The Minnesota Historical Society preserves and makes available a wide range of materials chronicling Minnesota's history and culture. The goals of the Collections Department are to collect and preserve; provide access and interpretation; and engage in education and outreach. This blog is a tool to share these stories and let people know what is happening in the department.
William John Dyer was born in London, England, in 1841, and made his way to Faribault, Minnesota, in 1869. After a brief stint as a music teacher, Dyer and his brother, C.E., opened a music store. Two years later, the brothers moved to St. Paul.
The Dyer store grew quickly, opening a Minneapolis location in 1880, and advertising the sale of everything from pianos and organs, to guitars and mandolins, to band instruments and music books. By 1891, Dyer was said to be the largest music store west of Chicago. The firm even branded its own line of instruments, though they were built by other companies. All told, Dyer catered to Minnesotans' musical needs for more than 70 years.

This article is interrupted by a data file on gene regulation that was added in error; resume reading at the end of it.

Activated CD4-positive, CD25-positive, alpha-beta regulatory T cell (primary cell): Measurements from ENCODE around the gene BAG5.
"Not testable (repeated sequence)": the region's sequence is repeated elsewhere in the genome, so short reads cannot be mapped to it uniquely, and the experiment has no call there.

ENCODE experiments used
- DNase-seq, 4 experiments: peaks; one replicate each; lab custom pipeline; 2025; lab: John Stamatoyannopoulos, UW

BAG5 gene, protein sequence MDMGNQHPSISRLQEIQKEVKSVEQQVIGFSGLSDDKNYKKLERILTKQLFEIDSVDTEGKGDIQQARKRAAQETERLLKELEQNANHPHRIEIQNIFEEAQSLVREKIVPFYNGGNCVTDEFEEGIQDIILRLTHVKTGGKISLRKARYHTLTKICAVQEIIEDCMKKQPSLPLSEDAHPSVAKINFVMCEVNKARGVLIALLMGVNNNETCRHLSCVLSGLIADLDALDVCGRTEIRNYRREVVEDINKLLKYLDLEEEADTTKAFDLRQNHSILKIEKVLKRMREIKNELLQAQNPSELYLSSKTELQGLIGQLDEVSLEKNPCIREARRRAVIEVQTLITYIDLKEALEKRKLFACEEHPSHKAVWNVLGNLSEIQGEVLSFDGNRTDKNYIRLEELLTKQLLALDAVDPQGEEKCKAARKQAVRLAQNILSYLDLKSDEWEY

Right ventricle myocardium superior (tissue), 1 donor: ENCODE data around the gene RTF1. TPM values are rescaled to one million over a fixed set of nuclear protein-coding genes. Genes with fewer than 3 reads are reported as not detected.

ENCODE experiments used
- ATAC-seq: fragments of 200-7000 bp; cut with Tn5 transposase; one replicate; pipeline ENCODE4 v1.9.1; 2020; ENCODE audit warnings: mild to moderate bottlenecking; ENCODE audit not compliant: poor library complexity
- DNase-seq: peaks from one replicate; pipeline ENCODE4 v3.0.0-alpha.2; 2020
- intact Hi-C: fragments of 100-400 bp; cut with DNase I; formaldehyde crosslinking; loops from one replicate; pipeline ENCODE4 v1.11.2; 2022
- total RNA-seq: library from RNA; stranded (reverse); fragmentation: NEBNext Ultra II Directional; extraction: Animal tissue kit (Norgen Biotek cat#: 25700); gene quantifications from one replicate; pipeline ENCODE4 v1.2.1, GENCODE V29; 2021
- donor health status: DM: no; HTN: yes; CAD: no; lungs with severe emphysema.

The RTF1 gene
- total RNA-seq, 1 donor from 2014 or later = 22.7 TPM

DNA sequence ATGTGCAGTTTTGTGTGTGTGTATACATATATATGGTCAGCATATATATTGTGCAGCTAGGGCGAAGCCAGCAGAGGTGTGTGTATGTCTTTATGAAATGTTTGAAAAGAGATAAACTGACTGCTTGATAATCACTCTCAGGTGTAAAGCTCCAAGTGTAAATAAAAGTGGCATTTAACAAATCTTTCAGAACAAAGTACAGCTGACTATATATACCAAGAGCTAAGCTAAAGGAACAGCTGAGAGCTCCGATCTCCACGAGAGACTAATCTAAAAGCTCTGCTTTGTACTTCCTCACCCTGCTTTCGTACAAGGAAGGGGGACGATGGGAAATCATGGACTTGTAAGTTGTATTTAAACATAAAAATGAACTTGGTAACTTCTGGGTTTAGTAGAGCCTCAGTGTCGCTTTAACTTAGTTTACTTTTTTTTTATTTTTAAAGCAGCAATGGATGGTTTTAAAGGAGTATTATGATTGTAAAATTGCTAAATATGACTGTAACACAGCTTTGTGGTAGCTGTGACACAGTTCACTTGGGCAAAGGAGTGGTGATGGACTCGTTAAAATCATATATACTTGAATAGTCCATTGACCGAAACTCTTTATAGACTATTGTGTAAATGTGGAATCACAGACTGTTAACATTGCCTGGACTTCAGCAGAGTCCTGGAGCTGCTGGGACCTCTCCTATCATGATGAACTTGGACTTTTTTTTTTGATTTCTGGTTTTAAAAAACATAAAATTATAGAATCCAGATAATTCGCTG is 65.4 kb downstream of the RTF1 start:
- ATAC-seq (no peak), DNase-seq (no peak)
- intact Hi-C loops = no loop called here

As for this particular instrument, it's a Size 1-21 parlor guitar made by C.F. Martin & Company of Nazareth, Pennsylvania. The guitar features a Brazilian rosewood body with a spruce top, and is decorated with an ornate herringbone pattern in the rosette around the soundhole. At 37 1/2 inches long by 12 3/4 inches wide, the guitar is small by today's standards. (The modern Martin D-28 measures 40 3/4 inches long by 15 3/4 inches wide.) As the "parlor" name implies, this instrument was meant for quiet playing at home, and did not need the volume that comes with a larger body. The guitar probably sold for around $40.00, and came complete with a wooden case - also in our collection.